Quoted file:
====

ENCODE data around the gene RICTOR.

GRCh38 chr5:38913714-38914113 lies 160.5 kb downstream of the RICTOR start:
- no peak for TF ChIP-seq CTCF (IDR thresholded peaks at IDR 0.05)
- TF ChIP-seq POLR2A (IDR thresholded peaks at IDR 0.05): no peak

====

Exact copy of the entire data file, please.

ENCODE data around the gene RICTOR.

GRCh38 chr5:38913714-38914113 lies 160.5 kb downstream of the RICTOR start:
- no peak for TF ChIP-seq CTCF (IDR thresholded peaks at IDR 0.05)
- TF ChIP-seq POLR2A (IDR thresholded peaks at IDR 0.05): no peak